When shipping the two products DOT classifies sodium bisulfate as Non-regulated, with no shipping requirements. The liquid acids are classified as corrosive, therefore, they have extra shipping costs and additional packaging requirements.

  7. “it seems that the metal dyed with sodium bisulfate has a more uniform, less streaky coloring to it”

    You cannot draw any meaningful conclusions from this single set of photos with unknown process parameters.

  8. I wouldn’t scrub with steel wool due to iron contamination. A light sanding with aluminum oxide sand paper and a detergent wash should be good. Avoid soap with anything for “soft hands” as that will contaminate the aluminum.

    You might want to add a small amount of liquid glass (sodium silicate) to the caustic etch as this will help prevent smutting (a black film that results from over etching). Just be sure to use a hot water rinse afterwards. If you have some, EDTA or other chelating agent will help limit sludging of the solution.

    If the aluminum is in good condition, you actually shouldn’t need to mechanically prep it. A good detergent wash and etch should be all you need.

    (Sorry. I did conversion coatings and cleaners for aluminum and steel for 11 years.)

      1. I work with etching high power electrical contacts. In my experience, hot water rinse always works better than cold. I use sodium nitrite heated to between 615 and 700 deg F. Cold water does almost squat for a rinse. Room temp (75F) water works a little better. 100+ d/f works best.

        Same idea as sugar dissolving in hot water better/faster than cold water. More ‘energy’ available.

      2. Hot water helps dissolve any salts that may be present on the surface of the part. This isn’t to say you can’t adequately rinse with cool or cold. It’s just typically faster/easier to rinse with hot water.

      1. Methanol also causes blindness in surprisingly low doses and possibly even death and doesn’t even strip aluminum. Caustic soda (lye) does. It’s alkaline though so contact precautions are in order.

      2. Methanol is only dangerous if ingested. I think 15 mLs (pure) will cause blindness. As little as 30 mLs for death.

        As pointed out, however, methanol will not etch aluminum. It might slightly solvent clean the surface, but it won’t remove oxide. You need a good caustic solution for that or a good acidic etch (nitric with a small amount of either HF or NaF to increase the attack).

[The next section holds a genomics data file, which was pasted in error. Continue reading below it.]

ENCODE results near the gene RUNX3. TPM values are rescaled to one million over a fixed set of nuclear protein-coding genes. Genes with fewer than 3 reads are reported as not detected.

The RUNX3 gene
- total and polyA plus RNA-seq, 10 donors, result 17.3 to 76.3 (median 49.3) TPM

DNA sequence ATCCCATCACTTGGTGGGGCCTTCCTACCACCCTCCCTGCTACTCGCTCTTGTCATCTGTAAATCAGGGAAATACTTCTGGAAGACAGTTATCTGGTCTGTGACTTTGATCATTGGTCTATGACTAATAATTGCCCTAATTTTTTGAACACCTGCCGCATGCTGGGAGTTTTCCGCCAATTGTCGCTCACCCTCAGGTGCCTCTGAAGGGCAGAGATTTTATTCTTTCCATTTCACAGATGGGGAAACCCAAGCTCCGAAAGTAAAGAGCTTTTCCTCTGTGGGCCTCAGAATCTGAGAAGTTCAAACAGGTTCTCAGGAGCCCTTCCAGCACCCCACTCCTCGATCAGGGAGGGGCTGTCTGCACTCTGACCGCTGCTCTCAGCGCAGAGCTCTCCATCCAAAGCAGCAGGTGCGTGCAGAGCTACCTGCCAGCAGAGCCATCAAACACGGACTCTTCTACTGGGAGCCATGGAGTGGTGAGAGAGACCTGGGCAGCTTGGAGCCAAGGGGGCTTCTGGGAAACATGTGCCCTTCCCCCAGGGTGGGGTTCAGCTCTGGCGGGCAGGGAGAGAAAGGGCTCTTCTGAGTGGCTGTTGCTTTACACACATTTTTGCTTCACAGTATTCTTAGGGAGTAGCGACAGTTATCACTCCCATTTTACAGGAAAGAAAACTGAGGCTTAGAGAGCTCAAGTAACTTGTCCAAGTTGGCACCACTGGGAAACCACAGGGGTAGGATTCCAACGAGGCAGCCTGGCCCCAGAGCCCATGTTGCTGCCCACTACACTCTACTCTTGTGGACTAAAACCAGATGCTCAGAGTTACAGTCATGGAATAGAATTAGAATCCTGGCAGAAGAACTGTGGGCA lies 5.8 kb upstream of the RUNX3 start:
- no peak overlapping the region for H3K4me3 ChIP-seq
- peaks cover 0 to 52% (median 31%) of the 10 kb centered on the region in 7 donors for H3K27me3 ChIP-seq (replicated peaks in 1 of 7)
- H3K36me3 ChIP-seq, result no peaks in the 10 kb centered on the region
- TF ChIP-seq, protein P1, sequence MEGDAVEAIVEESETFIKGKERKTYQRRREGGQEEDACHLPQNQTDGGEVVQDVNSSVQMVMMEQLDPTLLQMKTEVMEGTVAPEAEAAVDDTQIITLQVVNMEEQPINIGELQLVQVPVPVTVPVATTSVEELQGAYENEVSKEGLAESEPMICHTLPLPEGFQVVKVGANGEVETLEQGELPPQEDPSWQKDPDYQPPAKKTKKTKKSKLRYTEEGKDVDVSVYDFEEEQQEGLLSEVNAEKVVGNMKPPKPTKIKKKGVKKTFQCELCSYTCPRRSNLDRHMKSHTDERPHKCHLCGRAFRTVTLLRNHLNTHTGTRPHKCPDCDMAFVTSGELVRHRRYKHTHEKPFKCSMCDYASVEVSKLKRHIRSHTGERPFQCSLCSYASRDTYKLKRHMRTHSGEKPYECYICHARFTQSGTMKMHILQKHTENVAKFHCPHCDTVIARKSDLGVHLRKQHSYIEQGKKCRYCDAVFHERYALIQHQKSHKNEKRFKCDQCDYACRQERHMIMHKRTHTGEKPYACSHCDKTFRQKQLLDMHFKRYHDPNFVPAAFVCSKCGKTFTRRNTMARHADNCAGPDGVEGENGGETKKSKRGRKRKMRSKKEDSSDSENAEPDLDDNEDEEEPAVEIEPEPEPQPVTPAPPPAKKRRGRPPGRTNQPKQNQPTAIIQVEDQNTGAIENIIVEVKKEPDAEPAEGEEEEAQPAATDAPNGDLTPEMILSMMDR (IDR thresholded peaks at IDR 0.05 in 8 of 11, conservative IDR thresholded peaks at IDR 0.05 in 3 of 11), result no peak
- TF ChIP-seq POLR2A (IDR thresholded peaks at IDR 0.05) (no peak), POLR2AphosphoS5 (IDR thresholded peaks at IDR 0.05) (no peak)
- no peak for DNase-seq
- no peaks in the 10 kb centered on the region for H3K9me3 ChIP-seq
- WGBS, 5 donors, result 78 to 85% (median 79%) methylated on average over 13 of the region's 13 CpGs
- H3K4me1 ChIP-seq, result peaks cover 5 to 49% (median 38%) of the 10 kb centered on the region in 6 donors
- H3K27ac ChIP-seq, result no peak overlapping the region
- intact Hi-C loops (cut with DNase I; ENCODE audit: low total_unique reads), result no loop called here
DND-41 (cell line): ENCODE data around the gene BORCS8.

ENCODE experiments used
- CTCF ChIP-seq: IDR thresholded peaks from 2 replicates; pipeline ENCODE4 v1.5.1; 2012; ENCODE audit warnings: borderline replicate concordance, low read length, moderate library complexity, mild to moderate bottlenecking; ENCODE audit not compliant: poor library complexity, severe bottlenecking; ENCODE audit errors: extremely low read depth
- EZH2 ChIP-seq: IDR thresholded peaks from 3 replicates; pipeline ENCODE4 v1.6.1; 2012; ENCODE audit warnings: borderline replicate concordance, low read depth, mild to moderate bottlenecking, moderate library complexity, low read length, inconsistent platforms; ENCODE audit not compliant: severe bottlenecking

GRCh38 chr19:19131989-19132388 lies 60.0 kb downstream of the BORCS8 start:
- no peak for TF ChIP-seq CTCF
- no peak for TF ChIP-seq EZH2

Leave the methanol for your fondue pot.

  9. You might want to add a small amount of liquid glass (sodium silicate) to the caustic etch as this will help prevent smutting (a black film that results from over etching). Just be sure to use a hot water rinse afterwards.

    Can you elaborate on this a bit more?

    1. A straight caustic etch (particularly a fresh bath) can really eat into aluminum. Sodium silicate is a kind of inhibitor that helps slow this down. As with all solutions, it’s a matter of time, temperature, and concentration. A low concentration etch may not be a problem, but if you’re finding that you’re having to really, really etch in order to properly prepare the entire surface, the inhibitor helps prevent overetching in the areas that clean off more easily. You want a hot rinse to help remove any inhibitor.

      The smutting is a black film that forms on the aluminum. You can generally remove it by wiping it away with a rag.

      If the aluminum is in decent shape, an inhibitor may not be needed as you won’t have to do too much etching.

    2. Something else to keep in mind is that surface finishing is as much art as science. What works on one alloy in one set of conditions may not work on another. YMMV.

  10. Aqua Chem is actually a brand name that encompasses a number of pool chemicals. Any store that sells pool chemicals will have sodium bisulphate. It’s labeled either pH Decreaser, pH Minus, or Dry Acid and comes in many brands.

  11. I would like to see tests to prove it’s anodized and not just “Fake anodizing”. Anodized aluminum has a stronger surface to resist abrasion and damage, strike it with a hammer compared to a raw piece.

    Otherwise I’ll stick to transparent paint and clearcoat to give me a better finish.

      1. If it takes dye, it’s anodized. Period. Might be only .5 mils if the voltage or current was low or such but you definitely grew an oxide layer if it takes the dye.

  12. Placed on my list of thing to try, but may have to wait until Spring 2012. My shop doesn’t have heat, therefor no running water. I think something one desires to have available when working with corrosive liquids. Nice find Mike…

  13. I once managed to do anodiz(s)ing perfectly at home, produced a load of beautiful parts. Every try since then has resulted in horrible un-dyed, greyed, etched surfaces and no luck. I’ve given up.

  14. When I used the reverse process to remove rust from steel, I had to clean the anode each time. Do you have to clean the aluminum cathode each time? Also, can you use tin/lead as the cathode instead of pure lead? I have plenty of that and can cast it to any shape.